The best programs are written so that computing machines can perform them quickly and so that human beings can understand them clearly. A programmer is ideally an essayist who works with traditional aesthetic and literary forms as
well as mathematical concepts, to communicate the way that an algorithm works and to convince a reader that the results will be correct. Donald E. Knuth

Bit Fields in C

Suppose we are required to declare a structure project with following variables :
1 ) status [ it can take three values ( started ( 0 ) , finished ( 1 ) , in_progress ( 2 ) ]
2 ) num_emp [ project can have 100 - 200 employees ]
3 ) type [ project can be either hardware ( 0 ) or software ( 1 ) ]
So, the structure can be defined as shown below.

struct project {
       unsigned int status;
       unsigned int num_emp;
       unsigned int type;
};

Above structure requires 12 bytes in memory ( single integer requires 4 ). However, we can observe that the variable status can take only three values and thus it requires maximum of 2 bits. Similarly, the variable num_emp requires maximum 8 bits and the variable type requires 1 bit only. So, the entire structure can actually be accommodated within 11 bits of memory i.e we won't require more than 2 bytes. Thus, one single integer provides sufficient storage for all the three variables. C provides a feature called bit fields which allows sharing the bits among multiple variables. Above structure can be modified to specify the width ( in terms of number of bits ) of each variable to utilize the memory space in a better way. The modified structure declaration is shown below.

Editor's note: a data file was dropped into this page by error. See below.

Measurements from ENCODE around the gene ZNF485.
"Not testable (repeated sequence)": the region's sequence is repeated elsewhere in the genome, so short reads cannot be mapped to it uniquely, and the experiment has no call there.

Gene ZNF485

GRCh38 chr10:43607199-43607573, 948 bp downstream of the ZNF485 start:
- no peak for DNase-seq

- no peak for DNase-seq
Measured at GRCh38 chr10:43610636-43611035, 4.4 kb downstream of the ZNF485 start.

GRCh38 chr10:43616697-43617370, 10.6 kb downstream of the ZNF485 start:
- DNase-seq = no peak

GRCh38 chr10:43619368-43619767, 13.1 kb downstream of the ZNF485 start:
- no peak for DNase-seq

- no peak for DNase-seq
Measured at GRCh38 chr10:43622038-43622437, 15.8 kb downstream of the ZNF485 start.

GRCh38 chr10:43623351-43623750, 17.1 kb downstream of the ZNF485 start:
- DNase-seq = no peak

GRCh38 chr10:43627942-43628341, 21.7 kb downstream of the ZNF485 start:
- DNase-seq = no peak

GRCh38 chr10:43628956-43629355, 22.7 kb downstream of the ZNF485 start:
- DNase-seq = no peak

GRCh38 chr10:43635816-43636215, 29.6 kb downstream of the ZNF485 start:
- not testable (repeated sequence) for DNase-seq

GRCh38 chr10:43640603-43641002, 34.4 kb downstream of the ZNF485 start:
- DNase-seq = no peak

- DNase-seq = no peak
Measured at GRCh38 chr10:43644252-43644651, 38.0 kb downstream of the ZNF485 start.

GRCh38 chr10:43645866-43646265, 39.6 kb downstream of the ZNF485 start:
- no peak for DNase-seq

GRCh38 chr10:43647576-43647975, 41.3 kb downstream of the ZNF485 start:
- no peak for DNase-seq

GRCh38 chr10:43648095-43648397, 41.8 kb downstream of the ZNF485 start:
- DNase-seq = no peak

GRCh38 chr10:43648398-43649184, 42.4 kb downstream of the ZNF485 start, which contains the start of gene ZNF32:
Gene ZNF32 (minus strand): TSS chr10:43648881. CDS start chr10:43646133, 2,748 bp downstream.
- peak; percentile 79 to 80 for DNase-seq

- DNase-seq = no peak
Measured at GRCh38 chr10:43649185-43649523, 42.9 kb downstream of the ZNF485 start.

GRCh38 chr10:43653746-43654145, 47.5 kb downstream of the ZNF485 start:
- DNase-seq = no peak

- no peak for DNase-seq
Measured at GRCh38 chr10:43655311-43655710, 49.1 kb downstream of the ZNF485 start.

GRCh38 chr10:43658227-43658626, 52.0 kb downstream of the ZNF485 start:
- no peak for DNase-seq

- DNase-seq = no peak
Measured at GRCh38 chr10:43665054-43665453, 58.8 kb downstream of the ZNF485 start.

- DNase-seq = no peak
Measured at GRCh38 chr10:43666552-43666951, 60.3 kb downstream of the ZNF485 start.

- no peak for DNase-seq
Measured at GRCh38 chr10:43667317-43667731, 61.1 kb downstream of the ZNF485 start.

struct project {
       unsigned int status  : 2;
       unsigned int num_emp : 8;
       unsigned int type;   : 1;
};
Run this program in your system to take input at run-time  

Now we need only 4 bytes of memory i.e all the information is packed into a single integer. We can declare more variables inside the structure shown above as still there will be more bits left. This variables can be referenced just like any other structure variable. Following program illustrates bit fields further.

#include <stdio.h>
#define STARTED 0
#define INPROGRESS 1
#define FINISHED 2
#define HARDWARE 0
#define SOFTWARE 1

typedef struct project {
       unsigned int status  : 2;
       unsigned int num_emp : 8;
       unsigned int type    : 1;
}proj_info;

int main() {
    proj_info p1;
    p1.status = STARTED;
    p1.num_emp = 151;
    p1.type = SOFTWARE;
    printf("Size of p1 = %ld bytes\n", sizeof(p1));
    printf("Contents of p1 :-\n");
    printf("Status : %d\n", p1.status);
    printf("Number of Employees : %d\n", p1.num_emp);
    printf("Project Type : %d\n", p1.type);
    return 0;
}

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